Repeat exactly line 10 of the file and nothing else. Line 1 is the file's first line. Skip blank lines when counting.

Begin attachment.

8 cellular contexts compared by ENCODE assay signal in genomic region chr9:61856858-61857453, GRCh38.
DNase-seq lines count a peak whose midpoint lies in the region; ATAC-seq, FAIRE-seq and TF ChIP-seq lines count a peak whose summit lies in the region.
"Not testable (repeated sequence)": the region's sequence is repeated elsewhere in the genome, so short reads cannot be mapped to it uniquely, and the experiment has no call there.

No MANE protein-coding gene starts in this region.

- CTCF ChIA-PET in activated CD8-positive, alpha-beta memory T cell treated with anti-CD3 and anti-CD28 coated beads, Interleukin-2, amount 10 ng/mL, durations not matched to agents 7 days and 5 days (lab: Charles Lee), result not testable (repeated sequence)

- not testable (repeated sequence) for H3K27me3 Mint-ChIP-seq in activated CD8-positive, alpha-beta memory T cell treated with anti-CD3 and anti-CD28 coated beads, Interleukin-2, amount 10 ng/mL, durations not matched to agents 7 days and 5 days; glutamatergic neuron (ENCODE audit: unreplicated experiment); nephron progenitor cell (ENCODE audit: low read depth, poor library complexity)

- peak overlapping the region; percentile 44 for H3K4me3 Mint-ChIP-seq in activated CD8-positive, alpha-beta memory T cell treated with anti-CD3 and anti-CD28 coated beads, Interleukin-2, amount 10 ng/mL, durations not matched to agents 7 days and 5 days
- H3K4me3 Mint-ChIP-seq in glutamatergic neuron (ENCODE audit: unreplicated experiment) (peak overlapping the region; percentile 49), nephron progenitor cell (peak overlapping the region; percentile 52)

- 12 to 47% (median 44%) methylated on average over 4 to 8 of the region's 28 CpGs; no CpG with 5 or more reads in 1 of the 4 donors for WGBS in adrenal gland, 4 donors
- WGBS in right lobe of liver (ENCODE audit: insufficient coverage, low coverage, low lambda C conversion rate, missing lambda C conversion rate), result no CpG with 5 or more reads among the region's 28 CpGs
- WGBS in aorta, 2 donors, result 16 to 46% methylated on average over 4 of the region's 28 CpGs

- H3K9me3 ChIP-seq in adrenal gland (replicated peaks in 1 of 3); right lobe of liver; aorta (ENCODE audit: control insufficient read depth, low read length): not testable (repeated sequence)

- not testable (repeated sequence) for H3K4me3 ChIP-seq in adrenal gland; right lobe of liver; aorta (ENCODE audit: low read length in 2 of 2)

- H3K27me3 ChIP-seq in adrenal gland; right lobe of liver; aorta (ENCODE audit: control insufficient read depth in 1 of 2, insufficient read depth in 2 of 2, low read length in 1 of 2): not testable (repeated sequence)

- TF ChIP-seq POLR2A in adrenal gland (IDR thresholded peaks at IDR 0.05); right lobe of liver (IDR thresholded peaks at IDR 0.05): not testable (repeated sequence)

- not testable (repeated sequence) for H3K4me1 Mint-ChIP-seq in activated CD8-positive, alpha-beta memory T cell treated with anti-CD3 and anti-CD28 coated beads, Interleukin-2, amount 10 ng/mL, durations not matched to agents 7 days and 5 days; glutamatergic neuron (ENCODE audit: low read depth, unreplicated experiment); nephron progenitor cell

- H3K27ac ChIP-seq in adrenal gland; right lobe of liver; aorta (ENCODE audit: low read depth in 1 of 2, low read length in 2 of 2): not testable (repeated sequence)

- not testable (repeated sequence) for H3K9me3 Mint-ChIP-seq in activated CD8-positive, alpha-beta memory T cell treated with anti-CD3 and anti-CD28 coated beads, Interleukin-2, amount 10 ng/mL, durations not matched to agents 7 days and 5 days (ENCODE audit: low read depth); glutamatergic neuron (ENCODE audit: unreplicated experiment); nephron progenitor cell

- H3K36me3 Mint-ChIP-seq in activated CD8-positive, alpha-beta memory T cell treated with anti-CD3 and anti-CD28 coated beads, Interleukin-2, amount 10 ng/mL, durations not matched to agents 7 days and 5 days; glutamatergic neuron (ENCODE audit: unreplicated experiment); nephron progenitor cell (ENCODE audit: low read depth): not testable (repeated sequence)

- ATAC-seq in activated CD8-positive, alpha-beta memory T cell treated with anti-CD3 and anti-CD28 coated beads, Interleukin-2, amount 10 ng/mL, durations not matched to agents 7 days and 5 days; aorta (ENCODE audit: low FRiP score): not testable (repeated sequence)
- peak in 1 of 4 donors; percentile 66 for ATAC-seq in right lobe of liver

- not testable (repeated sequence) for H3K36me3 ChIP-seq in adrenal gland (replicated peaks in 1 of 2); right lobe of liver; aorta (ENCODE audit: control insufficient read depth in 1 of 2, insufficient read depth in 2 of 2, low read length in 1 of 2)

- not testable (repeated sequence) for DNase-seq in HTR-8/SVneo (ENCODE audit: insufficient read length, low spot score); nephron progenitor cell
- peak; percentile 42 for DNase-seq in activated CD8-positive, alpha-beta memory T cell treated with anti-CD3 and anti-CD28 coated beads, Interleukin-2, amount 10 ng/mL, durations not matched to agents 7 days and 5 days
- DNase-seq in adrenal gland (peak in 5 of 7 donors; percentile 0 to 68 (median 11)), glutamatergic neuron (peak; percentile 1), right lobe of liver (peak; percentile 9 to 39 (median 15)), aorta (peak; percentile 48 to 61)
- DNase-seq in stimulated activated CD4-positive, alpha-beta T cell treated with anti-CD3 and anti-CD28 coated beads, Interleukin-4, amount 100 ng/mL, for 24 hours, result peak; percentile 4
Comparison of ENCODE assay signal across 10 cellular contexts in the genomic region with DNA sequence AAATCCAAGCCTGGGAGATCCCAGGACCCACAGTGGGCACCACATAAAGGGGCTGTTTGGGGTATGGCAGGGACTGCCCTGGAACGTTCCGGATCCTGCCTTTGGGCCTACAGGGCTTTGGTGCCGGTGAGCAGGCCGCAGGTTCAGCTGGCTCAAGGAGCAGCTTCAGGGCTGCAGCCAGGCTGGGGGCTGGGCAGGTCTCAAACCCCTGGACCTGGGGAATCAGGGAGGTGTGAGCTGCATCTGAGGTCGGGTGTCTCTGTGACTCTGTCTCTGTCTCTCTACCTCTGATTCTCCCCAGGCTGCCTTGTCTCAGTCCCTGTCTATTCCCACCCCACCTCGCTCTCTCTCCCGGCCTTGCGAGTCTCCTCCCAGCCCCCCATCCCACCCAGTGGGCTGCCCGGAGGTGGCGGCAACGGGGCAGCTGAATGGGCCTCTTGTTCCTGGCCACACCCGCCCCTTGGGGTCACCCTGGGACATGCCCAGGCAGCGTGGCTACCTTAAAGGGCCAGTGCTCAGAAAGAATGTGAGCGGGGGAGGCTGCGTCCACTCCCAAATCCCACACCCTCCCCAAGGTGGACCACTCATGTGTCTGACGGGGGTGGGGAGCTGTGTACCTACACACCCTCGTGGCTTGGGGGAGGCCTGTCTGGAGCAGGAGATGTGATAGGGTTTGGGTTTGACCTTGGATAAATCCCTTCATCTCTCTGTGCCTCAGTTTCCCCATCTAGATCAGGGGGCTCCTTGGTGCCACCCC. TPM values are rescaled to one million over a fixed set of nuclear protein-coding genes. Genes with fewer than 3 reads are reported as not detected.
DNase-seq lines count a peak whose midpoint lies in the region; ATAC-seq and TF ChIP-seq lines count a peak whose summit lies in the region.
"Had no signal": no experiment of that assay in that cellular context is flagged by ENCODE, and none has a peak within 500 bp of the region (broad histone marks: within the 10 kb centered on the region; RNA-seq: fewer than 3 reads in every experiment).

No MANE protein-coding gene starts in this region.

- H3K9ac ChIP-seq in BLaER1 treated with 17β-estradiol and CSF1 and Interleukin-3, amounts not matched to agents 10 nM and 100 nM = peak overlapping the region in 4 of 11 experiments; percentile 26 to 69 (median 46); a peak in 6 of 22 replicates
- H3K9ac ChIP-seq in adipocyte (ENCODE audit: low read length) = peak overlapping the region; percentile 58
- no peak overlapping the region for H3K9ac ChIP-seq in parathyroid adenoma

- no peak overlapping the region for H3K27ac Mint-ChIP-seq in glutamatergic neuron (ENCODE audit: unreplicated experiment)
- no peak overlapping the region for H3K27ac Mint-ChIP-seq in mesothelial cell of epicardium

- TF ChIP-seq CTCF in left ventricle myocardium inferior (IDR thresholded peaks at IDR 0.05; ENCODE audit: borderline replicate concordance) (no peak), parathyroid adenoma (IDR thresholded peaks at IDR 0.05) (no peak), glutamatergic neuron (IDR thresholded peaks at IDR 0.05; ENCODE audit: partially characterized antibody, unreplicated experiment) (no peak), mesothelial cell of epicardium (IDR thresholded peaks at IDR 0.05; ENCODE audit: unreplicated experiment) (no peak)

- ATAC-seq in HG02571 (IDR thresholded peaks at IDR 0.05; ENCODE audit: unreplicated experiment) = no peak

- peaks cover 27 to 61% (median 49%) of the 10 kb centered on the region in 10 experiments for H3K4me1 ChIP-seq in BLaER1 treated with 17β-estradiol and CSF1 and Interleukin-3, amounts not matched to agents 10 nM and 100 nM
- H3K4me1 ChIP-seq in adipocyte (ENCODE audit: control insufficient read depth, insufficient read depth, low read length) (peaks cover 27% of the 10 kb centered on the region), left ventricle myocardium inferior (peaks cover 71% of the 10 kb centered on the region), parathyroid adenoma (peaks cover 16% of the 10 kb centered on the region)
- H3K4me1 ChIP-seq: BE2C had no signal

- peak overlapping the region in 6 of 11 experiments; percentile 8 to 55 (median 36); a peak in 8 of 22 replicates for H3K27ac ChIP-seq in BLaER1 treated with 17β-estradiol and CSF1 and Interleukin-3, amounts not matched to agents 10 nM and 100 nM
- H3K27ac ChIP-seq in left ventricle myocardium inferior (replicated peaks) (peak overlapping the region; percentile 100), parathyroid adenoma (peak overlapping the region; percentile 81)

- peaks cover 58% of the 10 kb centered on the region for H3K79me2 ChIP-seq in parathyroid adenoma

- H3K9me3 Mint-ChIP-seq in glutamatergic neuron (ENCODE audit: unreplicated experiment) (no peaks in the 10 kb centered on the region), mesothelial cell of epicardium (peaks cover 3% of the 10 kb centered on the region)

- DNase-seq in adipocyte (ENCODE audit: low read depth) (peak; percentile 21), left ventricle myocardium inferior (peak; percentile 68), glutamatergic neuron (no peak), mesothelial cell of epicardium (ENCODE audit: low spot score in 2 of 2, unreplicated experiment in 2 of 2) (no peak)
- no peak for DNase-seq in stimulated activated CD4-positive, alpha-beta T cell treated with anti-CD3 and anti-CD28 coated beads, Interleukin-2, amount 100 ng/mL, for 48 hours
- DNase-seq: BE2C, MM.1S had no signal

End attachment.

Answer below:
- WGBS in right lobe of liver (ENCODE audit: insufficient coverage, low coverage, low lambda C conversion rate, missing lambda C conversion rate), result no CpG with 5 or more reads among the region's 28 CpGs